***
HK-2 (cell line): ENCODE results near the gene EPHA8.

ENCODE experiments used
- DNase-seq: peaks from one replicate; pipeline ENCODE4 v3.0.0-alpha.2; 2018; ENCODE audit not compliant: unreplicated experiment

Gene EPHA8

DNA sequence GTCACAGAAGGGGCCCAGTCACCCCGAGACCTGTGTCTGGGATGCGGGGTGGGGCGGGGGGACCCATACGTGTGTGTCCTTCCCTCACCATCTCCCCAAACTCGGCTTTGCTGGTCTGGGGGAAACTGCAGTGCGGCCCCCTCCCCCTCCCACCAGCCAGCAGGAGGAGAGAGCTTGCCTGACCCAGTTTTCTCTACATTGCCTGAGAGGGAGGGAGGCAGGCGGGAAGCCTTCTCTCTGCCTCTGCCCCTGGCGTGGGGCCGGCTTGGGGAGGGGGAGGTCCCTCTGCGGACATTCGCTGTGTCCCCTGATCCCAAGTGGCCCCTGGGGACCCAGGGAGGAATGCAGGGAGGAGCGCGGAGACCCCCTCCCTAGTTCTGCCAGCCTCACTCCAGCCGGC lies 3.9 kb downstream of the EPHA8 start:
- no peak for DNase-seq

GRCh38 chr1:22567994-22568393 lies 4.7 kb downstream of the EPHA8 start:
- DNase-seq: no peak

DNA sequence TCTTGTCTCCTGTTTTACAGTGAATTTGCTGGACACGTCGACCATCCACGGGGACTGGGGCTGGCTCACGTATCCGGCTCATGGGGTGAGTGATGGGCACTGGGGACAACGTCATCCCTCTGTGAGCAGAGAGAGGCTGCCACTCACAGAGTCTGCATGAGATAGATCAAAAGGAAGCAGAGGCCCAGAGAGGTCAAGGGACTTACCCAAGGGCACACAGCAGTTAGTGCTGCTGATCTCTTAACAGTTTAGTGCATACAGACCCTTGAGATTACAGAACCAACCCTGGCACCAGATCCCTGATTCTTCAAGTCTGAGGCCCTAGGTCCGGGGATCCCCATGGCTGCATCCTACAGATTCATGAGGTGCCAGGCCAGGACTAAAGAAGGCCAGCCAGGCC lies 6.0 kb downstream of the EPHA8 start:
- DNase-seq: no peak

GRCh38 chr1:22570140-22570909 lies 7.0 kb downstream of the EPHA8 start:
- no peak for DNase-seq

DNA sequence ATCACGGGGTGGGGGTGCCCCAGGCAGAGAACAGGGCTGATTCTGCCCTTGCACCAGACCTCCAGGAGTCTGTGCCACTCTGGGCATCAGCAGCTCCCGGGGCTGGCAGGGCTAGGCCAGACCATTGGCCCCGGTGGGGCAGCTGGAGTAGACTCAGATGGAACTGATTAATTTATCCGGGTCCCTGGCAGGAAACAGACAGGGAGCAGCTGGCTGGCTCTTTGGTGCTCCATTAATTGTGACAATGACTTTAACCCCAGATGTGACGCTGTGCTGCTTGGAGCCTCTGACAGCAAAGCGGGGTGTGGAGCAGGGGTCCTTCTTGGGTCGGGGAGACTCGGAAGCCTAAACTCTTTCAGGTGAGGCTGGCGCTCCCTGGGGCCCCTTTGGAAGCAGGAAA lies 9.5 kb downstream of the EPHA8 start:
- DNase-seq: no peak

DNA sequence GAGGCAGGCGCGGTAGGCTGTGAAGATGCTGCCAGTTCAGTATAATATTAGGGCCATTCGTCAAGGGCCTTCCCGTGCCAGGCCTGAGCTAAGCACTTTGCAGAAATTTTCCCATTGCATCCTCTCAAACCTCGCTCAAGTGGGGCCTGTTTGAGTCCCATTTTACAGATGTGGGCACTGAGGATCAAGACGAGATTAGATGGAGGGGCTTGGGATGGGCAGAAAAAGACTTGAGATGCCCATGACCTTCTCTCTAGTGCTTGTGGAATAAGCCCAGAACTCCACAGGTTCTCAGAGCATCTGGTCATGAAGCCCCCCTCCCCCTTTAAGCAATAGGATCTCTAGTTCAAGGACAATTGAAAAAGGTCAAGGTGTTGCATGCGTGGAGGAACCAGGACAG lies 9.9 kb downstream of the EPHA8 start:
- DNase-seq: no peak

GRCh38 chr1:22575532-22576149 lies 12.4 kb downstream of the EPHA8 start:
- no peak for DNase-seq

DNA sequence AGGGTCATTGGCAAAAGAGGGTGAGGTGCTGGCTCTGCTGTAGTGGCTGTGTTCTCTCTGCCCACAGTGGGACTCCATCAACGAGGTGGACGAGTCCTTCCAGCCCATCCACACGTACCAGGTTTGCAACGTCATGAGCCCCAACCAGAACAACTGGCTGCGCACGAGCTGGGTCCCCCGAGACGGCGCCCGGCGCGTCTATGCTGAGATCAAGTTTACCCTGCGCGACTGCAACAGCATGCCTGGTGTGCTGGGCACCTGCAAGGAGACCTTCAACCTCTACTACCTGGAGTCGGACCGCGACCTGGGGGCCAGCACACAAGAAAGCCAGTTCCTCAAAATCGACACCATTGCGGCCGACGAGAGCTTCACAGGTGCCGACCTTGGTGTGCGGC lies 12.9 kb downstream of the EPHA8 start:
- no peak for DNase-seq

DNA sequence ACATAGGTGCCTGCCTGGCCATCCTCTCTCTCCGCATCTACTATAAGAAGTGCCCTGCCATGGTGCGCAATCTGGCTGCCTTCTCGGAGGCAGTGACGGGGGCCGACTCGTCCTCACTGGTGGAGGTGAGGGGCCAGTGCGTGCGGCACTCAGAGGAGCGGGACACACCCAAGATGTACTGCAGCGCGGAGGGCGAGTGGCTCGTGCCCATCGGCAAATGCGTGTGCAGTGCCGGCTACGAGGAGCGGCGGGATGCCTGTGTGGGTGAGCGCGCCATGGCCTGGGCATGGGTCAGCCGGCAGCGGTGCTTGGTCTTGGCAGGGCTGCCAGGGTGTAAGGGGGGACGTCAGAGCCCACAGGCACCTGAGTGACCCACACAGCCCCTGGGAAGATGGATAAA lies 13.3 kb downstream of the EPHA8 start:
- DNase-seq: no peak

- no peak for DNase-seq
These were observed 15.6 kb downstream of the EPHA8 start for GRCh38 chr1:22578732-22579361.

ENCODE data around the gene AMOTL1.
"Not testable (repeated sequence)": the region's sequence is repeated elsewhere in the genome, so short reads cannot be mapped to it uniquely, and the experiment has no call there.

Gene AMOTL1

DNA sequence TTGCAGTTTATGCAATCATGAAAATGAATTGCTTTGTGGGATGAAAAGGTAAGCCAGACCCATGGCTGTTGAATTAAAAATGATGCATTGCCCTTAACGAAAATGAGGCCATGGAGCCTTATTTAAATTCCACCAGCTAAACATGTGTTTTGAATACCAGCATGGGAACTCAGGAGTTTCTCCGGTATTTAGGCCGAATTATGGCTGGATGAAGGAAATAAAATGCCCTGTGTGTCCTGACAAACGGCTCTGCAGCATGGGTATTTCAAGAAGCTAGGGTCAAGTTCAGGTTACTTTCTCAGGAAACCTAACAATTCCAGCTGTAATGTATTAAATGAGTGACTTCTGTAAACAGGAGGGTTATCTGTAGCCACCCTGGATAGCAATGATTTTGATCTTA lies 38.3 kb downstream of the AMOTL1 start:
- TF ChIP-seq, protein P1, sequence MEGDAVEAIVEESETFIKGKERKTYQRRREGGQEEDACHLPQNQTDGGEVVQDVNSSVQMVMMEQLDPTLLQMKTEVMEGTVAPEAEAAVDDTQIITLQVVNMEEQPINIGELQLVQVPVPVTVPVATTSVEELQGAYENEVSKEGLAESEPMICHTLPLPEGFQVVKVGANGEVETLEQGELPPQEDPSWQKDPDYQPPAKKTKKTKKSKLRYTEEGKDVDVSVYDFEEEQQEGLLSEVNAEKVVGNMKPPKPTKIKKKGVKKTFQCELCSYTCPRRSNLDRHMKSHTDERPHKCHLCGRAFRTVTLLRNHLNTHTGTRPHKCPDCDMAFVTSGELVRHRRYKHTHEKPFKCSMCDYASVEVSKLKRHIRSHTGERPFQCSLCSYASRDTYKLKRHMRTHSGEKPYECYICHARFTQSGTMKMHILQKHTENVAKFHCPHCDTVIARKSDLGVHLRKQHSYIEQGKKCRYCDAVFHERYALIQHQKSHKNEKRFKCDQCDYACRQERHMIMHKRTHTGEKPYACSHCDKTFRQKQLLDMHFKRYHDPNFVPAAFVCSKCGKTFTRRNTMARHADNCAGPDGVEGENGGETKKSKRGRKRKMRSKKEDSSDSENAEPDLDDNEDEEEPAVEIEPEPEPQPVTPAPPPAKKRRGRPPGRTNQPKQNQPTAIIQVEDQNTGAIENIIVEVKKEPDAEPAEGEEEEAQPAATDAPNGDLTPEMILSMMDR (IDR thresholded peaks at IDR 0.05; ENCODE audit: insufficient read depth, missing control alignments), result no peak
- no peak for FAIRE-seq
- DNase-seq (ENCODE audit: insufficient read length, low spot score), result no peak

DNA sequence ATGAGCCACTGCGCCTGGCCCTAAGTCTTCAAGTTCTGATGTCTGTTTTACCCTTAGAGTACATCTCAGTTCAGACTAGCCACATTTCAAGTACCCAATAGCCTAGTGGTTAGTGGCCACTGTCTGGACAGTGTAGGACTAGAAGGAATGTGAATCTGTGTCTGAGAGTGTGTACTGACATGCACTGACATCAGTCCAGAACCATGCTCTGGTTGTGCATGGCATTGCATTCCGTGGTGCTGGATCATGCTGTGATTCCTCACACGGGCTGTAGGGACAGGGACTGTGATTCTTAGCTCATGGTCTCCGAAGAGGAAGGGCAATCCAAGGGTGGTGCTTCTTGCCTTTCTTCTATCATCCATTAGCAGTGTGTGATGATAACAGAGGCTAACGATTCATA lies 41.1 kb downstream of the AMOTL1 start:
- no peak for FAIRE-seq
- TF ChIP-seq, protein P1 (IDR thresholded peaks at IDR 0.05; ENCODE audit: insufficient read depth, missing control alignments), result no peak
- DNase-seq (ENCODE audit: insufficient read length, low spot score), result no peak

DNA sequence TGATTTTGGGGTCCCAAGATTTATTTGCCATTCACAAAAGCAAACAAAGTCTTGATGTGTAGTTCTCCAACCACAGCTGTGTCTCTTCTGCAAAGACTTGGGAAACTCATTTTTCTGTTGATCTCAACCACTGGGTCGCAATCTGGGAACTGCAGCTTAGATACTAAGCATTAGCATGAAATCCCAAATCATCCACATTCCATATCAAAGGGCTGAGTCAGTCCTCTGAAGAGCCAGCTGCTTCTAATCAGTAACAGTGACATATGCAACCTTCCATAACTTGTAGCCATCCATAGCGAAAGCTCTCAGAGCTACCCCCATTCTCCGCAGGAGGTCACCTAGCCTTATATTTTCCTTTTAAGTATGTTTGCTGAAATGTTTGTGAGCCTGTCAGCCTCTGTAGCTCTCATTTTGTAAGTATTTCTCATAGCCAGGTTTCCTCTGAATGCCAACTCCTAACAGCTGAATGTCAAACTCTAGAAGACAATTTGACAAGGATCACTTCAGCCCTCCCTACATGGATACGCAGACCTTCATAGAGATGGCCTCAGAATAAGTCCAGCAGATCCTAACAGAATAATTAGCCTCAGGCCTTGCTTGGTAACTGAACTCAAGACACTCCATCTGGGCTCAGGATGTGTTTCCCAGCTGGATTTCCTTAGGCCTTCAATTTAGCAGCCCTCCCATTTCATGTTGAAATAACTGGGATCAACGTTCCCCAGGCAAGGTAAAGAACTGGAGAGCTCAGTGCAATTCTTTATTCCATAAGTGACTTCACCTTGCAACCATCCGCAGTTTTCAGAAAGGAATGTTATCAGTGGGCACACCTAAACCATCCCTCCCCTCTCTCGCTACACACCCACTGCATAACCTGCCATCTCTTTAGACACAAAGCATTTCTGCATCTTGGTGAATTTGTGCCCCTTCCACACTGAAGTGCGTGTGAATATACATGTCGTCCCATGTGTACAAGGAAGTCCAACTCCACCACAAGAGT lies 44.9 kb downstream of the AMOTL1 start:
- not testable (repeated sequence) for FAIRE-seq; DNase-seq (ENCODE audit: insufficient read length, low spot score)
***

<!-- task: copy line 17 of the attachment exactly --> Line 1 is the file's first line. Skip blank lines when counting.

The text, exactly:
GRCh38 chr1:22575532-22576149 lies 12.4 kb downstream of the EPHA8 start: